Tuesday, 20 January 2009

Morphic Resonance, Collective Memory and the Habits of Nature

Rupert Sheldrake at APRU, Goldsmiths tonight (Tuesday)
According to the hypothesis of formative causation, all self-organizing systems, including crystals, plants and animals contain an inherent memory, given by a process called morphic resonance from previous similar systems. All human beings draw upon a collective human memory, and in turn contribute to it. Even individual memory depends on morphic resonance rather than on physical memory traces stored within the brain. This hypothesis is testable experimentally and implies that the so-called laws of nature are more like habits.


Rupert Sheldrake, Ph.D., is a biologist and author of more than 80 scientific papers and several books, including The Presence of the Past. His web site is www.sheldrake.org
Seminars are held on Tuesdays at 6.10 pm in Room 256, Richard Hoggart Building, Goldsmiths, University of London, New Cross, London SE14 6NW.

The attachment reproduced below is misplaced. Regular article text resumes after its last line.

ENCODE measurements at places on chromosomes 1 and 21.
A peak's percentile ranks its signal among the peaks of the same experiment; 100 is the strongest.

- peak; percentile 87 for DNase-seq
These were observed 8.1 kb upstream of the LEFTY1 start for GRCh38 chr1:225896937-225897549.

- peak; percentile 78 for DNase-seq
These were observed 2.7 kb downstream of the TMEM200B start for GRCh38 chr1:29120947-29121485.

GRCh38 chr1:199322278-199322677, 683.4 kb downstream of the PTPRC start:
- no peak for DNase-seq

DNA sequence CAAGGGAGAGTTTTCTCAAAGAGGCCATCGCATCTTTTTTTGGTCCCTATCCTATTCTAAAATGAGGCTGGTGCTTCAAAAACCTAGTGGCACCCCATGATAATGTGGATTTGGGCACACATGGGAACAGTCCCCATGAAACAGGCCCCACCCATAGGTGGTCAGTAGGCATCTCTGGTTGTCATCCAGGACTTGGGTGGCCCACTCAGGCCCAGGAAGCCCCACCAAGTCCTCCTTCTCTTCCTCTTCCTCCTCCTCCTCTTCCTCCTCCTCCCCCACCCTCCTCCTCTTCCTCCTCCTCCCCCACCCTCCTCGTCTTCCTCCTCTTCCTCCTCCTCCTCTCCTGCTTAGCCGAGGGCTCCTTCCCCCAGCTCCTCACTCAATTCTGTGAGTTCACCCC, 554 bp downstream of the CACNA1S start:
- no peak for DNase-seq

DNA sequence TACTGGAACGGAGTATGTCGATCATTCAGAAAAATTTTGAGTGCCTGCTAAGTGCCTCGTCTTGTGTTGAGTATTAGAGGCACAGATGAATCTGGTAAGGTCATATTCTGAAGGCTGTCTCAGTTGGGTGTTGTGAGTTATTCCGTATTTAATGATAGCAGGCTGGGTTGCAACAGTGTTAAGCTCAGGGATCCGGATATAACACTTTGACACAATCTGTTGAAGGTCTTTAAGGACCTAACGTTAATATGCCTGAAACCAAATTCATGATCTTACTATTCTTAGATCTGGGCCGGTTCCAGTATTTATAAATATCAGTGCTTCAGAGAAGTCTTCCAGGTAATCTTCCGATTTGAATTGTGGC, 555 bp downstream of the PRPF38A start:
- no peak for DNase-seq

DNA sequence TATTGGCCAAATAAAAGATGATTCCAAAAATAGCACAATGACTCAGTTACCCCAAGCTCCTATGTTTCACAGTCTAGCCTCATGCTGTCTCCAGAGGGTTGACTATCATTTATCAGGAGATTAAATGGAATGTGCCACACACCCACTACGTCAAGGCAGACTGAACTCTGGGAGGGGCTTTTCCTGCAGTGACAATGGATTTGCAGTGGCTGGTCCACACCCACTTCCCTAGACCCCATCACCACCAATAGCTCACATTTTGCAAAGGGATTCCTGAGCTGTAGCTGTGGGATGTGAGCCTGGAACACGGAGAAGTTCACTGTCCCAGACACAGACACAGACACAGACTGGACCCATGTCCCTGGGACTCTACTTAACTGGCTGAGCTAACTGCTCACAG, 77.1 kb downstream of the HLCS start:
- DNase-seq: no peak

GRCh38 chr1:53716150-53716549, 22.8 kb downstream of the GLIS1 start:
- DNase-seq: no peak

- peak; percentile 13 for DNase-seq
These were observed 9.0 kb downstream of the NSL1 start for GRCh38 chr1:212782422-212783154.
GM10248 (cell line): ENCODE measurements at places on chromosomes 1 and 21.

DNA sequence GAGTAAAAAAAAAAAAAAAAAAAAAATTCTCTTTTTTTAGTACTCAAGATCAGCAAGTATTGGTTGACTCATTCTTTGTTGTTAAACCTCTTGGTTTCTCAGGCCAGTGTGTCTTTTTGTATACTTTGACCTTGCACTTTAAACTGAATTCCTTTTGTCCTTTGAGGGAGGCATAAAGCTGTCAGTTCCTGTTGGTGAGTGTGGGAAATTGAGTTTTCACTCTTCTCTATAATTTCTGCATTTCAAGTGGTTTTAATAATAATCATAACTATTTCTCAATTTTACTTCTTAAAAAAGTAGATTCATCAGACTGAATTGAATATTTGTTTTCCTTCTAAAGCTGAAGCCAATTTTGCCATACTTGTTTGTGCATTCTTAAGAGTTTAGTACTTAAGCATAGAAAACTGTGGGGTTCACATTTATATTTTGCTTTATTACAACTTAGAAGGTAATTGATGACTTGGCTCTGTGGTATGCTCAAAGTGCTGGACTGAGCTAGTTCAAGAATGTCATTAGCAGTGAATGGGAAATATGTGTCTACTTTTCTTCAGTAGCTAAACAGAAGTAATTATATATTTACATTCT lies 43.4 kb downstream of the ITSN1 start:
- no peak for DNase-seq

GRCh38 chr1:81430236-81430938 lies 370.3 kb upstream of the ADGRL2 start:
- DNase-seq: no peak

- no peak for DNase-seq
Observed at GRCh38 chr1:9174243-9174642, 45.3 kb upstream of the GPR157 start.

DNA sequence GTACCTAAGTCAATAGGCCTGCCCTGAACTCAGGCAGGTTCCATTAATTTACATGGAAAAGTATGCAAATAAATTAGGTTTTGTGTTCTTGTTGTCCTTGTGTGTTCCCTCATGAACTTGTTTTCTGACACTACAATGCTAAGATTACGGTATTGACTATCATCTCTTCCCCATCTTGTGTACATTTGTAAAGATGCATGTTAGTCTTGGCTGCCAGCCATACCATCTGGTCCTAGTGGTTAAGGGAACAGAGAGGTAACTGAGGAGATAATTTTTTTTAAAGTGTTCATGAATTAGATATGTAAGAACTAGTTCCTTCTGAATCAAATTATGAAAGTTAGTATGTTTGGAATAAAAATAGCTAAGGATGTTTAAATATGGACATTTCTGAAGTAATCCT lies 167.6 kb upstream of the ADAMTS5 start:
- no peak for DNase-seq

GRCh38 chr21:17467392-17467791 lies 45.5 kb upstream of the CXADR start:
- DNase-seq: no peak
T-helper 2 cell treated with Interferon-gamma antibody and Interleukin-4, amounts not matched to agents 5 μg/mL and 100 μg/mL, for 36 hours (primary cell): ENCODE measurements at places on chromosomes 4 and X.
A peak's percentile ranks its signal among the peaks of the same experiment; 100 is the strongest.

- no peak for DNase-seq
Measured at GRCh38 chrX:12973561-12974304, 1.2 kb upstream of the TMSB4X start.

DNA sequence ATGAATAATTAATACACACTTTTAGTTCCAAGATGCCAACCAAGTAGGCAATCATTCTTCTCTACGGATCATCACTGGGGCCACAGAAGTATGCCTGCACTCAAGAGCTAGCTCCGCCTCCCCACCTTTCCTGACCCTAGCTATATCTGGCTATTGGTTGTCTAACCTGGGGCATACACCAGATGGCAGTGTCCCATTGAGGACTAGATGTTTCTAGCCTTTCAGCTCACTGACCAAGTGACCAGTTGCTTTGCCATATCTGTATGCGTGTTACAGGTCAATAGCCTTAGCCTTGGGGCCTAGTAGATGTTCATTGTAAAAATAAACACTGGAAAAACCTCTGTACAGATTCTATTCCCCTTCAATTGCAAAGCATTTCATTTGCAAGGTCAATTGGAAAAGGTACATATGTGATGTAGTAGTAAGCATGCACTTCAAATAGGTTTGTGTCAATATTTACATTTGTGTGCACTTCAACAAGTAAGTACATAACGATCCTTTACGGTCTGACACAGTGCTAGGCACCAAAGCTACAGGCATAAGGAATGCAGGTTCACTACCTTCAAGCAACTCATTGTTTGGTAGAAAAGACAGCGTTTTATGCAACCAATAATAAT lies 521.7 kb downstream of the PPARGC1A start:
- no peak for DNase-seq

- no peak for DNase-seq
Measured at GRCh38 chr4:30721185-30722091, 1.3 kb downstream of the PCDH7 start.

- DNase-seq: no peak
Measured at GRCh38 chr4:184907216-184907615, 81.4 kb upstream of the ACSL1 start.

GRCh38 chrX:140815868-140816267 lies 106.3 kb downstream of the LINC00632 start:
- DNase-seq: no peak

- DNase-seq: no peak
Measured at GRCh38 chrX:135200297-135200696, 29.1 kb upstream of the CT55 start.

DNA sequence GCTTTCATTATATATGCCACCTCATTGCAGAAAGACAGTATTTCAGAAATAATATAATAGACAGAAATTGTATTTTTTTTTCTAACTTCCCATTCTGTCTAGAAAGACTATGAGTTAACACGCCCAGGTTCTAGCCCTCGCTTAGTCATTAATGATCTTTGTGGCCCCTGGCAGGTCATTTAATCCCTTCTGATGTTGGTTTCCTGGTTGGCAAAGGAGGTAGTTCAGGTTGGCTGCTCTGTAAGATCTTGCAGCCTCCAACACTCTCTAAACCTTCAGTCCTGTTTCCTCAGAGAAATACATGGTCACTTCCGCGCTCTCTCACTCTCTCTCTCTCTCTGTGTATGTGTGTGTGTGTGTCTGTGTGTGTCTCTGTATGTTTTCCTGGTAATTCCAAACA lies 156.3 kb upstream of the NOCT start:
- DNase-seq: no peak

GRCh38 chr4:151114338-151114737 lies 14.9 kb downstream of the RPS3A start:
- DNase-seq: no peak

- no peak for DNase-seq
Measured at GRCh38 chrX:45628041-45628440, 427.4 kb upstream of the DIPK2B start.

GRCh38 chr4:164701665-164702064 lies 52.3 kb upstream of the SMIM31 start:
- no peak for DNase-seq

When: 20/1/09

Speaker: Dr Rupert Sheldrake


Anomalistic Psychology Research Unit
Invited Speaker Series 2008-09

Department of Psychology
Goldsmiths, University of London

All talks are open to staff, students and members of the public. Attendance is free and there is no need to book in advance

Future Talks in this Series

3 Feb Nick Pope
Writer, lecturer and broadcaster
The Real X Files
24 Feb Dr Simon Singh
Writer, lecturer and broadcaster
Trick or Treatment? Alternative Medicine (and the Media) on Trial
3 Mar Dr Julian Baggini
Writer, broadcaster and founder of The Philosopher’s Magazine
Do Psychology and Philosophy Need Each Other?
17 Mar Professor Bernard Carr
Professor of Mathematics and Astronomy, Queen Mary, University of London
Can Science Accommodate Psychic Experience?